“In which our heroine breaks herself.”
In this episode, the mystery of the “Mother” AI is revealed. It is she, not the AI walking around with Dr. Saeki, who is actually Grace. Though to call the Mother AI “Grace” is somewhat missing the point: AIs develop and evolve around their mission. By having her mission change from “to save human life as a nursing AI” to “to ensure the Metal Float's survival for the sake of humankind,” she's basically suffered a death of personality. Her memories and experiences are now nothing but lifeless data, which is why the robots in the last episode adopt parts from her memory without understanding the nuance behind their actions. It's clear that her essence—her soul—has already been lost.
Moreover, this new mission of hers is a ticking time bomb all but designed to get humans killed as it puts the survival of Metal Float above that of human lives. It's implied that the human programmers assumed that her original nature as a nurse AI would prevent her from taking lives—and as we saw in the last episode, the robots do believe that peaceful coexistence is the best way to achieve their mission. However, when terrorists attempt to destroy the island—apparently armed with an AI-killing virus—it's no surprise that lethal force is used in the face of literal annihilation.
But while this all makes for a situation filled with drama, tragedy, and a jet bike action scene, what's far more interesting is how it affects Vivy and redefines the limits of AI in this fictional world.
The AIs in Vivy -Fluorite Eye's Song- are built around the simple idea that each AI can only have one mission. Now, it's important to note that this is not a rule imposed by humans, but a core principle behind all functioning AIs. An AI with two missions, even should they be something as simple as “do data entry” and “feed the baby when it cries,” is incapable of doing either task.
However, as we have seen so far, AIs who live complex enough lives are able to redefine how they interpret their mission, allowing them to act in ways only tangentially related to their original mission—like a life-keeper AI running a space hotel or becoming a human-killing terrorist.
Vivy, however, has changed more than most due to her age and experiences. In the last arc, we saw her install combat data that could possibly affect her ability to carry out her primary mission—to bring happiness to humans through singing. This episode, we see her put into words how she has been able to rationalize her actions: Vivy has given herself a second mission.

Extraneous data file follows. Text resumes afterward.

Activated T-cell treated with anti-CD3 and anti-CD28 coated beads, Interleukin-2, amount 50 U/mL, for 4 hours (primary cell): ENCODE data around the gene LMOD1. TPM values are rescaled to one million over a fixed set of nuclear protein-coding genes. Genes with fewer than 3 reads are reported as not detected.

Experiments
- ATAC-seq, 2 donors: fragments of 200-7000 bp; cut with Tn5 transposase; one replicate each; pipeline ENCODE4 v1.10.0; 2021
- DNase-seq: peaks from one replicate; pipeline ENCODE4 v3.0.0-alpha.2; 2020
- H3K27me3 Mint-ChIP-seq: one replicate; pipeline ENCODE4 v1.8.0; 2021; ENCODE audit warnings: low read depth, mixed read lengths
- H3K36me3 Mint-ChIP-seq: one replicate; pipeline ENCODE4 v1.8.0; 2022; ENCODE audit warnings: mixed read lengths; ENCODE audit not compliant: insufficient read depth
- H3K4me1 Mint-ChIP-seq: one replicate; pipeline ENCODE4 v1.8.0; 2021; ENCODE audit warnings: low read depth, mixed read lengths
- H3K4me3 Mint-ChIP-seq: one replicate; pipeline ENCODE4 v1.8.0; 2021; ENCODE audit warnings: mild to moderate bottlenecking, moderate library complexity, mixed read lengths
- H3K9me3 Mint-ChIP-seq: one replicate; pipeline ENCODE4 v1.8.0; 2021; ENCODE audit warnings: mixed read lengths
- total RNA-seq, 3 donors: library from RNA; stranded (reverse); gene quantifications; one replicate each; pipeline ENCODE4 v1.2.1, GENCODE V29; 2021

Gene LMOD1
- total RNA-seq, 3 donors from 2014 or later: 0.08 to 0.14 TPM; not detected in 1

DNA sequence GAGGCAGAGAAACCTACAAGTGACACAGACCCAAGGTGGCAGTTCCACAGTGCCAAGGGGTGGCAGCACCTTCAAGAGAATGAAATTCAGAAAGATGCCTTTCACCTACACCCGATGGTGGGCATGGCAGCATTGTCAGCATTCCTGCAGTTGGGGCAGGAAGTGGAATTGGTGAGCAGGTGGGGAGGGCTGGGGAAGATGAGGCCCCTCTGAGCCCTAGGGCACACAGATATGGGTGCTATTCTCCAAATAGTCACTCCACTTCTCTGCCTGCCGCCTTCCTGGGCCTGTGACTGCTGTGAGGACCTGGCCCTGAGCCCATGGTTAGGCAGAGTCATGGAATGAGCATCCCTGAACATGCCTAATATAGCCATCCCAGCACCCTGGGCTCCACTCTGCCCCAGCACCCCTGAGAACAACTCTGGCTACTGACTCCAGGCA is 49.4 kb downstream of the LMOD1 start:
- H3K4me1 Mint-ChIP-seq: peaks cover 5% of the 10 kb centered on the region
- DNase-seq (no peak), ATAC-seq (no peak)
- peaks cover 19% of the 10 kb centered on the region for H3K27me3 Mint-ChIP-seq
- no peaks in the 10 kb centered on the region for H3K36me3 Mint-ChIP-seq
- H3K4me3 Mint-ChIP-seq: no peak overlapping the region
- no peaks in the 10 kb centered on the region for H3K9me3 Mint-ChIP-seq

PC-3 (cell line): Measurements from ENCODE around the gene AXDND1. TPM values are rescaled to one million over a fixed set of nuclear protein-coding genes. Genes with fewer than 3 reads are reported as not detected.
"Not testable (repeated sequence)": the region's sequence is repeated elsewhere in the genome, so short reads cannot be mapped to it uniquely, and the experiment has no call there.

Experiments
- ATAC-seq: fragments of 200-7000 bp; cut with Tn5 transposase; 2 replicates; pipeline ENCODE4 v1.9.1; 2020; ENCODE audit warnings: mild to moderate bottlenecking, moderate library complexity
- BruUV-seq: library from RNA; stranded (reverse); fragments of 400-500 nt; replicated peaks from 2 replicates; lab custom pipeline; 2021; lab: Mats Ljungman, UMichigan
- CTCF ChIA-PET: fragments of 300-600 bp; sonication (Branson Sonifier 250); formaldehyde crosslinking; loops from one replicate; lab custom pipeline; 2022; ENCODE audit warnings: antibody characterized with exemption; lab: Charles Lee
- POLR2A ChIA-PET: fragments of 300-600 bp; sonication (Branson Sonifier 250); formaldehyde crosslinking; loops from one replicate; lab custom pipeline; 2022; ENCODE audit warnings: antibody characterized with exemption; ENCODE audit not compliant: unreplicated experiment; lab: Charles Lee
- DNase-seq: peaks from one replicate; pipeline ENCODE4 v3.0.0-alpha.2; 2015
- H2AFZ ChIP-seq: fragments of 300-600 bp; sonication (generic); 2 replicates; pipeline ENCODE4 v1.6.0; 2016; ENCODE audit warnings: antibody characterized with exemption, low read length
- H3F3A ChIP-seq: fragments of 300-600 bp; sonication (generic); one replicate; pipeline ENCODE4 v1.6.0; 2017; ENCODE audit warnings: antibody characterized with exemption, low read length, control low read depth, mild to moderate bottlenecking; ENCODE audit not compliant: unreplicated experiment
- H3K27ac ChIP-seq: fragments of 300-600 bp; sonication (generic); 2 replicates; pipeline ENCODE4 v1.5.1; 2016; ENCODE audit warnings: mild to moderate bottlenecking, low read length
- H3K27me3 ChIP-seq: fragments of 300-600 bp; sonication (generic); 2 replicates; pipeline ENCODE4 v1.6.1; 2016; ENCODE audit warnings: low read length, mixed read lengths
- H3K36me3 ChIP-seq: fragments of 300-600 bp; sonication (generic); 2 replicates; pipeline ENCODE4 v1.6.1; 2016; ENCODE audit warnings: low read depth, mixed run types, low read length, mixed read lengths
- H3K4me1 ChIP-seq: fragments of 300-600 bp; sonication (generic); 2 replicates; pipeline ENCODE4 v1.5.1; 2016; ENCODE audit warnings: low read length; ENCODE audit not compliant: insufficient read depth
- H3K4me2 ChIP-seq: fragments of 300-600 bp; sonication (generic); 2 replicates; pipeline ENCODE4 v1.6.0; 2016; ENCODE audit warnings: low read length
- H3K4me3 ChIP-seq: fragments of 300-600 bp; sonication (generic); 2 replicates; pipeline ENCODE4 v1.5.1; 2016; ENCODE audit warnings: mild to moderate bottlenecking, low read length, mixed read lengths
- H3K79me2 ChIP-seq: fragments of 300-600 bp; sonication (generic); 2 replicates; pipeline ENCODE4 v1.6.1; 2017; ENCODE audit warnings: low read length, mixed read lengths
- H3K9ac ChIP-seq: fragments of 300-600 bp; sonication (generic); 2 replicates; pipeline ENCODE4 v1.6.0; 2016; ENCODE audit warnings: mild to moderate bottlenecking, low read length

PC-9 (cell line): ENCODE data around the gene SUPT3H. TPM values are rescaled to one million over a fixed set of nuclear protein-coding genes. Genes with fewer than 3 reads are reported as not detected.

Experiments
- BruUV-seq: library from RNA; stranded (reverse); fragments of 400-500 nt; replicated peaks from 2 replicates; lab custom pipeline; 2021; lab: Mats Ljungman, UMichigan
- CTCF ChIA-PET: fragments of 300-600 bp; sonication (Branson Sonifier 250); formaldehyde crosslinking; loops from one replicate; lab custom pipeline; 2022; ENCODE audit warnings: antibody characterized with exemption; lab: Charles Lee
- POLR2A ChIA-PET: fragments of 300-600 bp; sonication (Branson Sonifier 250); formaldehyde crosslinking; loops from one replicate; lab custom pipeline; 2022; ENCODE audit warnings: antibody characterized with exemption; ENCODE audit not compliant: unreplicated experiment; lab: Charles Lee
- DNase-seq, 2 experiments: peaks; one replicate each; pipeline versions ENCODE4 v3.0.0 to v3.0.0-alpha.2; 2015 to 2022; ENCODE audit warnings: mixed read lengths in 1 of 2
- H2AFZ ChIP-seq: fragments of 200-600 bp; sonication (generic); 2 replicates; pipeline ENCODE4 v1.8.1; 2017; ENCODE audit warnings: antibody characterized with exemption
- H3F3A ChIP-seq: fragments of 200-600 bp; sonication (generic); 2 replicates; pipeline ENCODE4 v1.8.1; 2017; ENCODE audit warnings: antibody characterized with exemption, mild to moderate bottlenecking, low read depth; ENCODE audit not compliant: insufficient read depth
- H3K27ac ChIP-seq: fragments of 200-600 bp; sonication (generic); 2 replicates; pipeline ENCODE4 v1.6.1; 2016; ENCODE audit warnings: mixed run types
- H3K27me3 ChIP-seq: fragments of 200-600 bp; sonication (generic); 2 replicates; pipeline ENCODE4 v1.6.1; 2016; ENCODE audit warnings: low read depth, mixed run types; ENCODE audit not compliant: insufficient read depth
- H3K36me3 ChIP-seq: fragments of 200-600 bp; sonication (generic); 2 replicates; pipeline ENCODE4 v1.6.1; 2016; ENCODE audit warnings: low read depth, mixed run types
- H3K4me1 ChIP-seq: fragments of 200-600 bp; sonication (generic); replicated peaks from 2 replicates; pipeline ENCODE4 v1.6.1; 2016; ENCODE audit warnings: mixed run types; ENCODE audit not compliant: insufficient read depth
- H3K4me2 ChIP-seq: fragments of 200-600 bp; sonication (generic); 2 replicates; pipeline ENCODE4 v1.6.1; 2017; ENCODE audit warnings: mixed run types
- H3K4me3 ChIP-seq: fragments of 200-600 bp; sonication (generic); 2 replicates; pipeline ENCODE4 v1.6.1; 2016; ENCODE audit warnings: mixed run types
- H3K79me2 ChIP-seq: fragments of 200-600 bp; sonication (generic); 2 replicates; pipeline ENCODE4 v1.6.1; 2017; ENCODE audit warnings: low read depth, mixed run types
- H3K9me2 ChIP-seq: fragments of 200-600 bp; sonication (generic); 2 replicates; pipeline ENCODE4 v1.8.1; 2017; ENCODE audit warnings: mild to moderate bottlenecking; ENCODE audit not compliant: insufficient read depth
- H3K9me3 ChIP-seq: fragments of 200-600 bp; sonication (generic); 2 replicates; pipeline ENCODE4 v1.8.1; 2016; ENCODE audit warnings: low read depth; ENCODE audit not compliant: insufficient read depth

However, she has managed to prevent total breakdown by compartmentalizing her two missions; in other words, by defining herself as two different people. Diva is an AI who brings happiness through song. Vivy, on the other hand, is an AI who will destroy AIs to stop the robot apocalypse. When on a mission with Matsumoto, she is Vivy. When she is not, she is Diva. In the short term, this seperation seems to work. However, at the end of the episode, we see what happens when her actions as Vivy directly contradict her main mission as Diva.
Dr. Saeki is clearly mentally unstable. As a prominent AI researcher and one of the men who erased Grace's mission and gave her a new one, he should know that Grace can't simply be transferred into a new body as the AI she once was. Yet, without her, he has no reason to go on living. So he clings to an almost certainly false hope. However, Vivy takes that hope away from him, making him face the fact that Grace is gone, that she has been for a long time and that nothing could have brought her back. Finally giving into his despair, he takes his own life.
This means that, for the first time, a human has died as a direct result of Vivy's actions. Her two missions are now in conflict. Up until this point she had been able to justify her work with Matsumoto because it would save human lives—and only living people could be made happy by her songs. However, now, in her eyes, she has caused a human death—meaning she cannot ever make this person happy through her song. As she looks at her hands, one covered in AI “blood” and the other covered in human blood, Vivy realizes the AI-breaking truth. By succeeding in Vivy's primary mission, she has failed in Diva's.
How will she deal with this revelation? Not well, I would guess. But we'll see for sure when we pick up the story next week.
• Gotta love the modular Matsumoto jet bike.
• It's telling that Vivy can now tell the difference between “singing” and “tone data.” It means she finally understands what it means to put your heart into a song.
• The fact that Vivy has figured out how to not only give herself a second mission but also decide what that mission is is both amazing and terrifying.
• In the playground area, Dr. Saeki tries to tell Vivy that he will kill himself if she kills Grace, but she interrupts him.
• Honestly, I have little sympathy for Dr. Saeki. He basically helped kill the woman he loved because it was his job.
• From what little we see, it looks like Grace fully agreed to become the mother AI. And as AIs have something akin to human rights, that must be the case, right?
• Heartbreaking detail: Grace is smiling when Vivy kills her.
• It's clear that Yugo already knows that Vivy is Diva even before their meeting this episode so I can't help but wonder why Toak hasn't attacked her in Nialand yet.
• As Dr. Matsumoto in episode 1 looks like a man in his 50s, we've got to be meeting him sometime soon at this point, right?
Vivy -Fluorite Eye's Song- is currently streaming on Funimation.